Results of the election via the Licking County Board of Elections can be found by clicking the link below.

11.6.12 ELECTION RESULTS

Beggar’s Night Still on as Scheduled

With the recent weather, we have been asked about Beggar’s Night. Though not an official Village event, Beggar’s Night is still scheduled for Wed. night, 6-7:30 pm.

2-1-1 Crisis/Hotline Available for Non-Emergency Calls

With the approaching storm, we would like remind everyone that the 2-1-1 Crisis/Hotline will be available for non-emergency calls. Please call 2-1-1 or 345-HELP (4357) as the contact to call for non-emergency information such as shelters, power outage information, etc. This can help reduce unnecessary calls to 9-1-1, Red Cross or the EMA.

Hurricane Sandy Information

Johnstown Village staff will be on alert as the remnants of Hurricane Sandy reach central Ohio. In the event of downed trees in the street, our crews will clear the trees from the road. If you see any streets blocked by downed trees, please call the Police Dispatch Office at 740-967-9911. Stay up to date with the Weather Channel as they cover this storm.

Village Council Approves Updated Strategic Plan

Johnstown Village Council approved an important update to the existing Strategic Plan at their September 18th meeting. Starting in 2011, the Village Planning & Zoning Commission embarked on an in-house update to the strategic plan. Working with the staff, the Planning & Zoning Commission went page by page through the existing Plan to determine the areas in need of updating. What started out as a quick review turned into a twelve month endeavor to produce an update that will guide future development in the years to come. The 2012 Strategic Plan (effective October 1, 2012) will provide a updated strategic approach to achieving the community’s vision by creating a plan for the physical development of the Village as well as general policy statements of how to get there. It is a guide for developers, landowners, concerned citizens, and elected officials as they make decisions about land. This information contained in this update must be used in conjunction with the previous Strategic Plan.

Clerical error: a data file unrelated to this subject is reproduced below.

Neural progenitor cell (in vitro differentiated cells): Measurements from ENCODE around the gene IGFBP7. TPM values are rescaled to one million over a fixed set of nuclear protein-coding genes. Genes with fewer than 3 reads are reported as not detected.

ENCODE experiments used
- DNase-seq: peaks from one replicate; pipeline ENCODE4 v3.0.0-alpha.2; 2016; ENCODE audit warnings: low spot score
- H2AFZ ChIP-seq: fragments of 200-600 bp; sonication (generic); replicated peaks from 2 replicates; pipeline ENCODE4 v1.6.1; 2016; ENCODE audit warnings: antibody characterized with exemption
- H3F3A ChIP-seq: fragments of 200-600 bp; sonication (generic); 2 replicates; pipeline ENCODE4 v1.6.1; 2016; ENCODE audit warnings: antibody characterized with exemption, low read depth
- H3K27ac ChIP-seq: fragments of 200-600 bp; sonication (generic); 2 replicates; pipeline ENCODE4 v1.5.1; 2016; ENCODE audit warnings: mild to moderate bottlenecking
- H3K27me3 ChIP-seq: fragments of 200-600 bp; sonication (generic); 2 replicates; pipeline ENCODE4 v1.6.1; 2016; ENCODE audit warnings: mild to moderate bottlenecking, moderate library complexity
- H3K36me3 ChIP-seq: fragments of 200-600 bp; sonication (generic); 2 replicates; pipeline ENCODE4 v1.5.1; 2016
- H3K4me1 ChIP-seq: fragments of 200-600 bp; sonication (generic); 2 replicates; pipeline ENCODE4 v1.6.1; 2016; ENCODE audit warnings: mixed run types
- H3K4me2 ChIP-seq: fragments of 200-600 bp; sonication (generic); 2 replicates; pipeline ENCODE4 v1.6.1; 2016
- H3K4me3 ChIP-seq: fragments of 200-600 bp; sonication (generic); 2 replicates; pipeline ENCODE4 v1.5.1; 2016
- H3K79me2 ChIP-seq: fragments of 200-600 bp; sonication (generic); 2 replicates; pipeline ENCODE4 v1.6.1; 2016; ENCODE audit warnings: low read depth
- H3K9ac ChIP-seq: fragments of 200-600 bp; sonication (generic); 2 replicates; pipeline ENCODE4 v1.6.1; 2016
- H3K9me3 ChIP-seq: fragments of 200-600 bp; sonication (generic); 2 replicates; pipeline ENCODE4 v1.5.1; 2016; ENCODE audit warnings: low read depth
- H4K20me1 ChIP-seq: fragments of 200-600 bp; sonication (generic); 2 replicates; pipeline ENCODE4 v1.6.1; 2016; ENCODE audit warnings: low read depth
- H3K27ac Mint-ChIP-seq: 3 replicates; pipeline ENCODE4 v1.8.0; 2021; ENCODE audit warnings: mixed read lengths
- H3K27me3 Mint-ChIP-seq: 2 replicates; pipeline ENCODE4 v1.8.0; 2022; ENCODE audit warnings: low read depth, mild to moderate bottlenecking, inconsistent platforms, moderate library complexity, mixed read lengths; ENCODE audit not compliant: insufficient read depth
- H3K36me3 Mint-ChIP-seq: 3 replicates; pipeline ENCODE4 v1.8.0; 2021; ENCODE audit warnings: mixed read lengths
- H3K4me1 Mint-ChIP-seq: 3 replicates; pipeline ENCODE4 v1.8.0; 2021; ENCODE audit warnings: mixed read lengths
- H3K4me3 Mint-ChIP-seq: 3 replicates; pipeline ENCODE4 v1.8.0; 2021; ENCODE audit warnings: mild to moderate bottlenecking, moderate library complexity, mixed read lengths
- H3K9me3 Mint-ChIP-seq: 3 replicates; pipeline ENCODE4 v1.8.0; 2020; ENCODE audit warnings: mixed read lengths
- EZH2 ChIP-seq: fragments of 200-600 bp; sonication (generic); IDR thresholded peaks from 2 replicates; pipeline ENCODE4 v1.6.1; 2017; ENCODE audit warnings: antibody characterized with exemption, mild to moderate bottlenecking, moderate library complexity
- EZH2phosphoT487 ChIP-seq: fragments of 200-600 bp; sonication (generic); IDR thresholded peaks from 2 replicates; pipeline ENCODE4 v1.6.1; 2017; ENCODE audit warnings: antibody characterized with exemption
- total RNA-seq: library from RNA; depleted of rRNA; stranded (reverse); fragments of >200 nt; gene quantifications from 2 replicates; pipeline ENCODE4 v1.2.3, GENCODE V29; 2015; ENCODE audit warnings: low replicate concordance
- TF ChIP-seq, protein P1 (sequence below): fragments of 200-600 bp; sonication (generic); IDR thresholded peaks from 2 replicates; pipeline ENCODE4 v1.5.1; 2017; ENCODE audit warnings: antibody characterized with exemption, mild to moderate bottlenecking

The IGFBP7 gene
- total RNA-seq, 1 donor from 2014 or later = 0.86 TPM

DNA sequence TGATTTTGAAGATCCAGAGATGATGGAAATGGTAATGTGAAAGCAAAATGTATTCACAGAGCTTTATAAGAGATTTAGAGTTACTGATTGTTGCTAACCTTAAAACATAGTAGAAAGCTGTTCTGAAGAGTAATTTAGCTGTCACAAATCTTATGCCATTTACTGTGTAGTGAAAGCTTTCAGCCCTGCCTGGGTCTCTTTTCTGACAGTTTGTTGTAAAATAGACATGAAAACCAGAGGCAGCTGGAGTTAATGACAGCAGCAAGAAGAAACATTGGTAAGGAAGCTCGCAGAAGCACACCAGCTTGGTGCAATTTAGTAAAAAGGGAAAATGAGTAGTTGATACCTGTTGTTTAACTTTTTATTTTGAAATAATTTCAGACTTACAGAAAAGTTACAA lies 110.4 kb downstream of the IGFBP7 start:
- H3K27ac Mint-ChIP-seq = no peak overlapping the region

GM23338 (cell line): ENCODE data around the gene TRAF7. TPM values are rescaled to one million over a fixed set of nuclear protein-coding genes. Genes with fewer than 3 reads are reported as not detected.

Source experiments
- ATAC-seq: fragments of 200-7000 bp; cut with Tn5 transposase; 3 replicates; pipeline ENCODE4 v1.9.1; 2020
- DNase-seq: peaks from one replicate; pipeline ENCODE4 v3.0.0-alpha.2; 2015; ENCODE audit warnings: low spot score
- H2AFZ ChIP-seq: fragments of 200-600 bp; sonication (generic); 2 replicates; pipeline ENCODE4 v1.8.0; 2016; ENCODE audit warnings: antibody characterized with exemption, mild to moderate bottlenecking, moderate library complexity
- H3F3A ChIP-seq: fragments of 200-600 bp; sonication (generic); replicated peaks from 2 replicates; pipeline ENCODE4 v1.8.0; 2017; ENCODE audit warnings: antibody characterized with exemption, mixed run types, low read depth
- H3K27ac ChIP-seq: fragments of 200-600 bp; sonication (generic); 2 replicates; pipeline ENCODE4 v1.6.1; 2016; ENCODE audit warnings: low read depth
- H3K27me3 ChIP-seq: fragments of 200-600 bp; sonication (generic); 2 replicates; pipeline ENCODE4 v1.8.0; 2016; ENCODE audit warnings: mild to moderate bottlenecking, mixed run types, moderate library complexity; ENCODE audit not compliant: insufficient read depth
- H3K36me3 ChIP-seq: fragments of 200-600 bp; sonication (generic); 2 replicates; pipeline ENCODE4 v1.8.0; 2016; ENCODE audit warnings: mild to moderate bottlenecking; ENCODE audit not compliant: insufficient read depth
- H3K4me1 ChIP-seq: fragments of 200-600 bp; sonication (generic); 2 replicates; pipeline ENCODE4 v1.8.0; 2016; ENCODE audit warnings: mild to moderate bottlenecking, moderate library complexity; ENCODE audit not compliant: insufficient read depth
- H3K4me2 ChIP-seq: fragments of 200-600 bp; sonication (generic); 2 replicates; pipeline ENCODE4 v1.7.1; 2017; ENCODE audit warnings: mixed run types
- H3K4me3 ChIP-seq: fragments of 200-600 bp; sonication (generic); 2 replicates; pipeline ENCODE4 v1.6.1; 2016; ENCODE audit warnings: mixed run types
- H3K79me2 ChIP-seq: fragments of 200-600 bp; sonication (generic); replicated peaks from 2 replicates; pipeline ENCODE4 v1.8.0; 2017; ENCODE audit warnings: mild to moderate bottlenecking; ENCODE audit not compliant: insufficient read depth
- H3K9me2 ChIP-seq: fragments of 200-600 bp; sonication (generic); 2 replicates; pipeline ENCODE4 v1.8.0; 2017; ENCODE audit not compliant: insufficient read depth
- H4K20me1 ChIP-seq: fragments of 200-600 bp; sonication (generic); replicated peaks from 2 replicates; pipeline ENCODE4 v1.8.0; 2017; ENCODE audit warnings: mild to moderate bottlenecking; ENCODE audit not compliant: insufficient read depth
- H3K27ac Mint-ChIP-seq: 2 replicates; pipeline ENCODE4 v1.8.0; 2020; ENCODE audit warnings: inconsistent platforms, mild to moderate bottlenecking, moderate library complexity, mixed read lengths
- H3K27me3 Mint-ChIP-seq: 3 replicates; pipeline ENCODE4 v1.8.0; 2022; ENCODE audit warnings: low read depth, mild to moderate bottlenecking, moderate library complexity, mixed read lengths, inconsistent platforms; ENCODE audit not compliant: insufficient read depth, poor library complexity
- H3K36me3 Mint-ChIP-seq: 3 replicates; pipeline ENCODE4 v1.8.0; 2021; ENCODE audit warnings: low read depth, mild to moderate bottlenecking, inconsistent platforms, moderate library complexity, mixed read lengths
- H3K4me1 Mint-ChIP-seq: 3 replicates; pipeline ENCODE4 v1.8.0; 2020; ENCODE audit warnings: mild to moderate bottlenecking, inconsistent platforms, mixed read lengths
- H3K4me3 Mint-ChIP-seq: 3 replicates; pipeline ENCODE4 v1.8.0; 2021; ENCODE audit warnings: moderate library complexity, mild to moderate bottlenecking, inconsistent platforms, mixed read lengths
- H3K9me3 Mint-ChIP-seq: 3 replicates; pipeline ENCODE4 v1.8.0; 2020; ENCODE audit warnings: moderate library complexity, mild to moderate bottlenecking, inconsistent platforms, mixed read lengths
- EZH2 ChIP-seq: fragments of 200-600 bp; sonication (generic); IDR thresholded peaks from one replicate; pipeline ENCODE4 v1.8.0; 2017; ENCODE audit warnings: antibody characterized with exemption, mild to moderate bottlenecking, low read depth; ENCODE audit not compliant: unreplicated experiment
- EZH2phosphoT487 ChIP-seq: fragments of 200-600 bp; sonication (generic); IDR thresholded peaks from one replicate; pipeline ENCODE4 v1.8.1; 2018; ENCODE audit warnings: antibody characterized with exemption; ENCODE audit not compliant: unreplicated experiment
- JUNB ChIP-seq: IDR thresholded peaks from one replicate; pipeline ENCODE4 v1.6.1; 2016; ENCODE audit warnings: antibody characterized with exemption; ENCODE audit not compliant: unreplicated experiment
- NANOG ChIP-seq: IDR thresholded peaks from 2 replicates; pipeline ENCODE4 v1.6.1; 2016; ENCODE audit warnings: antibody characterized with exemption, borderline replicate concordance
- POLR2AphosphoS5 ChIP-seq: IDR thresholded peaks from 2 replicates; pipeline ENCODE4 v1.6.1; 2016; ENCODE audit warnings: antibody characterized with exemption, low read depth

More information on planning and zoning in the Village can be found here.

Request for Qualifications – Civil Engineering Services

The Village of Johnstown, OH (4,632 population, located in Licking County, Ohio) seeks highly qualified firms to provide consultant civil engineering services.  Johnstown is experiencing steady growth and development with dynamic residential, commercial, and corporate activity.  The consultant civil engineer will provide supporting professional engineering services and the conservative use of Village resources to Village Council, Planning Commission, Administration and Service Departments. Deadline for the RFQ is October 8th at 5:00pm.

RFQ For Consultant Civil Engineer

Preventative Measures to Take Against West Nile Virus

All residents are encouraged to take the following prevention measures against WNV and other mosquito-borne infections:

To avoid possible infection from mosquito bites:

·         Avoid outdoor activities between dusk and dawn when mosquitoes are most active; if you must be outdoors, be sure to wear long pants, long-sleeved shirts, shoes and socks.

·         Wear light colored clothing as mosquitoes are generally attracted to dark colors.

·         Use insect repellent and follow the label directions.

To eliminate mosquito breeding sites near your home: